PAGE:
Read about Joe Tomocik

Fox Hollow Golf Course

Diary of a Professional Water Gardener
Spring 2010

by Joseph V. Tomocik
Associate Director and Water Gardens Curator
Denver Botanic Gardens, Colorado USA
Click images to enlarge 

Golf Goes Green II

The abundance of lovely yet barren ponds presents a rich opportunity to beautify golf courses, to attract wildlife and to lead in sustainability. Aquatic plants also play a vital role by removing pollutants from water. They are used effectively in that capacity at municipal water treatment facilities.

To be highly commended is Audubon International for stepping forward in bringing to the forefront sustainable practices at golf courses.

Hundreds and even thousands of ponds are waiting and begging to be adorned with sparkling, magical regal waterlilies.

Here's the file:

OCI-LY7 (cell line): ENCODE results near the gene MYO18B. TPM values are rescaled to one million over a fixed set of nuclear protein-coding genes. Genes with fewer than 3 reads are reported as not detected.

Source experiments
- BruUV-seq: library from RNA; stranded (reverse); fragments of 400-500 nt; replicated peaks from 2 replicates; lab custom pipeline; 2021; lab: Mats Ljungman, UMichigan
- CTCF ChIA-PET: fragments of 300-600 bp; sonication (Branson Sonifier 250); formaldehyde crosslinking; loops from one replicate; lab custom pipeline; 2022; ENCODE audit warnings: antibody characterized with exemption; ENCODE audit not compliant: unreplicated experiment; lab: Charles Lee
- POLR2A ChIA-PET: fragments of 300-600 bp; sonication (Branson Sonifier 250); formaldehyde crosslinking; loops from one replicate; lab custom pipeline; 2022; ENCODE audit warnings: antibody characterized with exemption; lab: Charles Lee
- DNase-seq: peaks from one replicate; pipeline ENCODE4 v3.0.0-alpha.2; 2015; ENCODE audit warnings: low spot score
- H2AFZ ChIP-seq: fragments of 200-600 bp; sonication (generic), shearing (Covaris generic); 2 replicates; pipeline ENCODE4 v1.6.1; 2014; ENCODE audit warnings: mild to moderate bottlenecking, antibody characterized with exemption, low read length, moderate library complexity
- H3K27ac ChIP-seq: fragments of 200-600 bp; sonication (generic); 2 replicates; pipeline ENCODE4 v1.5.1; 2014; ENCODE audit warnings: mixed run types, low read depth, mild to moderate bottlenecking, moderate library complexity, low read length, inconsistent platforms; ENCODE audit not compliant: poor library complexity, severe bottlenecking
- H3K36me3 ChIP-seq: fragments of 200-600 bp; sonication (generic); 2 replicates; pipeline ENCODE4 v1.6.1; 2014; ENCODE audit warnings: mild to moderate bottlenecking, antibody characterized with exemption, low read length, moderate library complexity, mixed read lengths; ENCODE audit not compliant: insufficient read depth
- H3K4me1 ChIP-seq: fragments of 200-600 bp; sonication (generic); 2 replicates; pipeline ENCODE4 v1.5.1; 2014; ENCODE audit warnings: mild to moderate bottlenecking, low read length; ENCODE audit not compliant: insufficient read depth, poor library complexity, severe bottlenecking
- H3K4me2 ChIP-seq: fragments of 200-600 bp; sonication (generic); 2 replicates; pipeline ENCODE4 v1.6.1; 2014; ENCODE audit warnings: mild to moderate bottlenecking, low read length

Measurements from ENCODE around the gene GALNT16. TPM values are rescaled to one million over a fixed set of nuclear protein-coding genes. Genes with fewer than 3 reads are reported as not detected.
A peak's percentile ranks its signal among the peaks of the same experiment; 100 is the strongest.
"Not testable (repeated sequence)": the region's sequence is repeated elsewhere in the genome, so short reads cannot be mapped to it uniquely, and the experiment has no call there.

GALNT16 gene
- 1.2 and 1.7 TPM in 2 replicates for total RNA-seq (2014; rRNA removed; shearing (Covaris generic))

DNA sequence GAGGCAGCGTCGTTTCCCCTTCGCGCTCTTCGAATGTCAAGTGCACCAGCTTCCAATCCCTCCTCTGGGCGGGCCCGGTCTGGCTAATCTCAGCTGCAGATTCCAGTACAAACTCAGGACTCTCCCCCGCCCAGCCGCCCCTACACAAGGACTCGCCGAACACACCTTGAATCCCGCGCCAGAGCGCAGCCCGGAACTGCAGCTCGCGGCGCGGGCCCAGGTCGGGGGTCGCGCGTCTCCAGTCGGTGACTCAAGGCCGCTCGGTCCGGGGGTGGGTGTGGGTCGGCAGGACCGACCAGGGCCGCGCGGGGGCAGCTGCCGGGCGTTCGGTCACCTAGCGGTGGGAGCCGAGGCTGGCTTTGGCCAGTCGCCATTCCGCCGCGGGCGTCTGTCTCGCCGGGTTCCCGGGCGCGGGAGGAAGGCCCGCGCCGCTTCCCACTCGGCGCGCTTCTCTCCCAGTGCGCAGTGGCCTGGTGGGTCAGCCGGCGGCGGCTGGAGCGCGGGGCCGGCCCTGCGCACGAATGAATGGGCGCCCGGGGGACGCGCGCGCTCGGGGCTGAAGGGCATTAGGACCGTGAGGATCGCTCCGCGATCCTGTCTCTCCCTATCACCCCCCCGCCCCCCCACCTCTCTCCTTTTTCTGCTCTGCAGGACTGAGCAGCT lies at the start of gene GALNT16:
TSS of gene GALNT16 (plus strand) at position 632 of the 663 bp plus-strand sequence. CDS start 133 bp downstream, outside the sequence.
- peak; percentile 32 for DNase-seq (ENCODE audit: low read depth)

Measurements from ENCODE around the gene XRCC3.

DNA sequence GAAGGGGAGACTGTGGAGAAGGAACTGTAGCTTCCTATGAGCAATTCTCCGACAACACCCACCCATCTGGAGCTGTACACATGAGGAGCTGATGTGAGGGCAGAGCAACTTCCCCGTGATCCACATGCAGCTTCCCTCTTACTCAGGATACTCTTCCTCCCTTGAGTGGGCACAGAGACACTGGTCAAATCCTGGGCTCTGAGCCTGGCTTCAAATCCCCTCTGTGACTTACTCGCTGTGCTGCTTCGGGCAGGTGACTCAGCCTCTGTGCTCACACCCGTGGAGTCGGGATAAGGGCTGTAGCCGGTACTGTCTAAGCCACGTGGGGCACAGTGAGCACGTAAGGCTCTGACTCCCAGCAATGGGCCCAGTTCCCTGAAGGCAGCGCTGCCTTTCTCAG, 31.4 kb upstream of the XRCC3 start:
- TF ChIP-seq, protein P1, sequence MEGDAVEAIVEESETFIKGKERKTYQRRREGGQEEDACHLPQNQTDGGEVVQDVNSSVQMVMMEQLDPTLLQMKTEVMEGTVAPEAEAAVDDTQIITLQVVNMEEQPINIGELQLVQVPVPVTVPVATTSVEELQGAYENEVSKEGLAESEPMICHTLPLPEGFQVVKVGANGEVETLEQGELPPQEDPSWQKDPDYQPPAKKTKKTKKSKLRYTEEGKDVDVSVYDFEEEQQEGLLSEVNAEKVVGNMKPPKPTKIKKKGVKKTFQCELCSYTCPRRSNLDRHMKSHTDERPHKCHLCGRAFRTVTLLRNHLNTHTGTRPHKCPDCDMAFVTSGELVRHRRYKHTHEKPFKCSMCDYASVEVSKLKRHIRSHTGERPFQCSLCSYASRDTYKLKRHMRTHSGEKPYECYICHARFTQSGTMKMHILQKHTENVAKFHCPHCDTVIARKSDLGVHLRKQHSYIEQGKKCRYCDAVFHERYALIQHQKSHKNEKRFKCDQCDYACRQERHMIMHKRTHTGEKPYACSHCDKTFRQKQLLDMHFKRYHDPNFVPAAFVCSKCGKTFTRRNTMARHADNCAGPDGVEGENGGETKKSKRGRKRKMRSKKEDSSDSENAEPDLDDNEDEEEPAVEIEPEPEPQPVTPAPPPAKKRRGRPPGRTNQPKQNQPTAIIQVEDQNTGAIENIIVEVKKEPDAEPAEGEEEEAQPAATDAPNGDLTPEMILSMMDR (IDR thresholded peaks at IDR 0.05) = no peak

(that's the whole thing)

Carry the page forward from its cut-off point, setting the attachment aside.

Waterlilies not new to golf courses

The Isle of Man, located in the center of the Irish Sea between Ireland and Great Britain, boasts one of the top 100 greatest golf courses; its Castleton Golf Links is steeped in conservation. Between breadth-taking cliffs and the golf course a delightful bog features buttercups, rushes and white waterlilies. It attracts dazzling damselflies and adds to the habitat’s diversity.

With a history going way back to 1928, Golf Club Patriziale is one of the most popular and beautiful golf courses in Switzerland. Ascona is located in one of the most beautiful parts of Switzerland, the Italian-speaking Ticino. A picturesque pond off the 17th hole beams with sparkling waterlilies.

Lush tropical Sri Lanka boasts some of the finest golf courses in Asia. It is said golf in Sri Lanka dates back to Dutch occupation in 1656. The popular Sri Lanka Amateur Golf Championship traces back to 1891. Founded in 1879, the Royal Columbo Golf Club is the oldest in Sri Lanka. Situated in urban Columbo, a special calm of waterlily-laden ponds adds a special touch to the golfers’ experience.